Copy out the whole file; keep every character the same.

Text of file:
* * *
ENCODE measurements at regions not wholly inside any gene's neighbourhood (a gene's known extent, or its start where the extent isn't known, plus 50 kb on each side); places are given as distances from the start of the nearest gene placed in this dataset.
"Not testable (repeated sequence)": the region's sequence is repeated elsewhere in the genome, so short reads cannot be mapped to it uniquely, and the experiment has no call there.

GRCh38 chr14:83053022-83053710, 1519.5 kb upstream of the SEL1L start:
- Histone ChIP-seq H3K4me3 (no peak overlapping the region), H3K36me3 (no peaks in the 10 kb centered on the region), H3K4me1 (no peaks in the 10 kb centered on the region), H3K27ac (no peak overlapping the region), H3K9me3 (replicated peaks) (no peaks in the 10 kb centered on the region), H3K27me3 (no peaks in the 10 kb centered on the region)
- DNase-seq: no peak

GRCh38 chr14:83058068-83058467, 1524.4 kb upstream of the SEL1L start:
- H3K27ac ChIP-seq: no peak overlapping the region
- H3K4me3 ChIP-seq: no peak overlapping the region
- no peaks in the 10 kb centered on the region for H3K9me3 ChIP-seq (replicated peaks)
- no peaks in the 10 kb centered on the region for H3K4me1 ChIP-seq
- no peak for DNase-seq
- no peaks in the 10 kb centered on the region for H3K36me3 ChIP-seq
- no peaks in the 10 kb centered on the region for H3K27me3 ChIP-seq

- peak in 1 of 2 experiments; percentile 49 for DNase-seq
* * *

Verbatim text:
ENCODE measurements at regions not wholly inside any gene's neighbourhood (a gene's known extent, or its start where the extent isn't known, plus 50 kb on each side); places are given as distances from the start of the nearest gene placed in this dataset.
"Not testable (repeated sequence)": the region's sequence is repeated elsewhere in the genome, so short reads cannot be mapped to it uniquely, and the experiment has no call there.

GRCh38 chr14:83053022-83053710, 1519.5 kb upstream of the SEL1L start:
- Histone ChIP-seq H3K4me3 (no peak overlapping the region), H3K36me3 (no peaks in the 10 kb centered on the region), H3K4me1 (no peaks in the 10 kb centered on the region), H3K27ac (no peak overlapping the region), H3K9me3 (replicated peaks) (no peaks in the 10 kb centered on the region), H3K27me3 (no peaks in the 10 kb centered on the region)
- DNase-seq: no peak

GRCh38 chr14:83058068-83058467, 1524.4 kb upstream of the SEL1L start:
- H3K27ac ChIP-seq: no peak overlapping the region
- H3K4me3 ChIP-seq: no peak overlapping the region
- no peaks in the 10 kb centered on the region for H3K9me3 ChIP-seq (replicated peaks)
- no peaks in the 10 kb centered on the region for H3K4me1 ChIP-seq
- no peak for DNase-seq
- no peaks in the 10 kb centered on the region for H3K36me3 ChIP-seq
- no peaks in the 10 kb centered on the region for H3K27me3 ChIP-seq

- peak in 1 of 2 experiments; percentile 49 for DNase-seq